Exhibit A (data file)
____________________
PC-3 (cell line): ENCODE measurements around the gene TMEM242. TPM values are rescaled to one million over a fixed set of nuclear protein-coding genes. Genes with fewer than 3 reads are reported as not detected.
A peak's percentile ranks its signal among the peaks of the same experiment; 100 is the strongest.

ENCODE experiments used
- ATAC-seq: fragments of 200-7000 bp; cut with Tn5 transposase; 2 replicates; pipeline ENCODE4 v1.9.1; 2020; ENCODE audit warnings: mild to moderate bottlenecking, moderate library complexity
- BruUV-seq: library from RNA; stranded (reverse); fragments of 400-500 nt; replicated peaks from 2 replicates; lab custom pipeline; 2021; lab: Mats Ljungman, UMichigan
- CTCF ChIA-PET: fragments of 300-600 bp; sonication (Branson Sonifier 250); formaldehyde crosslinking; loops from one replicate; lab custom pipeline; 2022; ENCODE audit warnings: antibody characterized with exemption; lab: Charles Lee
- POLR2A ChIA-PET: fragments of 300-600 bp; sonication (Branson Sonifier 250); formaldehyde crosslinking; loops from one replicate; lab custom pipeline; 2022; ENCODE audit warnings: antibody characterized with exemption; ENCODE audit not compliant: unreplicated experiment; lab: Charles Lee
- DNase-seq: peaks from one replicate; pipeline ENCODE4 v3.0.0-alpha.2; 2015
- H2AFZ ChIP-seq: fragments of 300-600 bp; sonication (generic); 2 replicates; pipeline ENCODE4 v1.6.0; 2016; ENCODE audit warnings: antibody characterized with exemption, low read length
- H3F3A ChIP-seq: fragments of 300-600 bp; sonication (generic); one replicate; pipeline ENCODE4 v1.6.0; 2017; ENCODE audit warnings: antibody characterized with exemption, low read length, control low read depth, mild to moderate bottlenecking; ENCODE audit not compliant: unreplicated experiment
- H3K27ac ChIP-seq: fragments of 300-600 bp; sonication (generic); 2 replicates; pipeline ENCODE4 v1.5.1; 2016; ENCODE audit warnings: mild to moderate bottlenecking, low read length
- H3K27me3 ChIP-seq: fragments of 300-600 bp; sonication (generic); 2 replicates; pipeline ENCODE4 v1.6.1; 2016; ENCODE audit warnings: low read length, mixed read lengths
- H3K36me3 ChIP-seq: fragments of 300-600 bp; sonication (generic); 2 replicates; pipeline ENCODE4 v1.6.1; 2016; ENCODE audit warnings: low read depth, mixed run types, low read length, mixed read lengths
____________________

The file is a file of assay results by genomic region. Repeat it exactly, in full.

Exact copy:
PC-3 (cell line): ENCODE measurements around the gene TMEM242. TPM values are rescaled to one million over a fixed set of nuclear protein-coding genes. Genes with fewer than 3 reads are reported as not detected.
A peak's percentile ranks its signal among the peaks of the same experiment; 100 is the strongest.

ENCODE experiments used
- ATAC-seq: fragments of 200-7000 bp; cut with Tn5 transposase; 2 replicates; pipeline ENCODE4 v1.9.1; 2020; ENCODE audit warnings: mild to moderate bottlenecking, moderate library complexity
- BruUV-seq: library from RNA; stranded (reverse); fragments of 400-500 nt; replicated peaks from 2 replicates; lab custom pipeline; 2021; lab: Mats Ljungman, UMichigan
- CTCF ChIA-PET: fragments of 300-600 bp; sonication (Branson Sonifier 250); formaldehyde crosslinking; loops from one replicate; lab custom pipeline; 2022; ENCODE audit warnings: antibody characterized with exemption; lab: Charles Lee
- POLR2A ChIA-PET: fragments of 300-600 bp; sonication (Branson Sonifier 250); formaldehyde crosslinking; loops from one replicate; lab custom pipeline; 2022; ENCODE audit warnings: antibody characterized with exemption; ENCODE audit not compliant: unreplicated experiment; lab: Charles Lee
- DNase-seq: peaks from one replicate; pipeline ENCODE4 v3.0.0-alpha.2; 2015
- H2AFZ ChIP-seq: fragments of 300-600 bp; sonication (generic); 2 replicates; pipeline ENCODE4 v1.6.0; 2016; ENCODE audit warnings: antibody characterized with exemption, low read length
- H3F3A ChIP-seq: fragments of 300-600 bp; sonication (generic); one replicate; pipeline ENCODE4 v1.6.0; 2017; ENCODE audit warnings: antibody characterized with exemption, low read length, control low read depth, mild to moderate bottlenecking; ENCODE audit not compliant: unreplicated experiment
- H3K27ac ChIP-seq: fragments of 300-600 bp; sonication (generic); 2 replicates; pipeline ENCODE4 v1.5.1; 2016; ENCODE audit warnings: mild to moderate bottlenecking, low read length
- H3K27me3 ChIP-seq: fragments of 300-600 bp; sonication (generic); 2 replicates; pipeline ENCODE4 v1.6.1; 2016; ENCODE audit warnings: low read length, mixed read lengths
- H3K36me3 ChIP-seq: fragments of 300-600 bp; sonication (generic); 2 replicates; pipeline ENCODE4 v1.6.1; 2016; ENCODE audit warnings: low read depth, mixed run types, low read length, mixed read lengths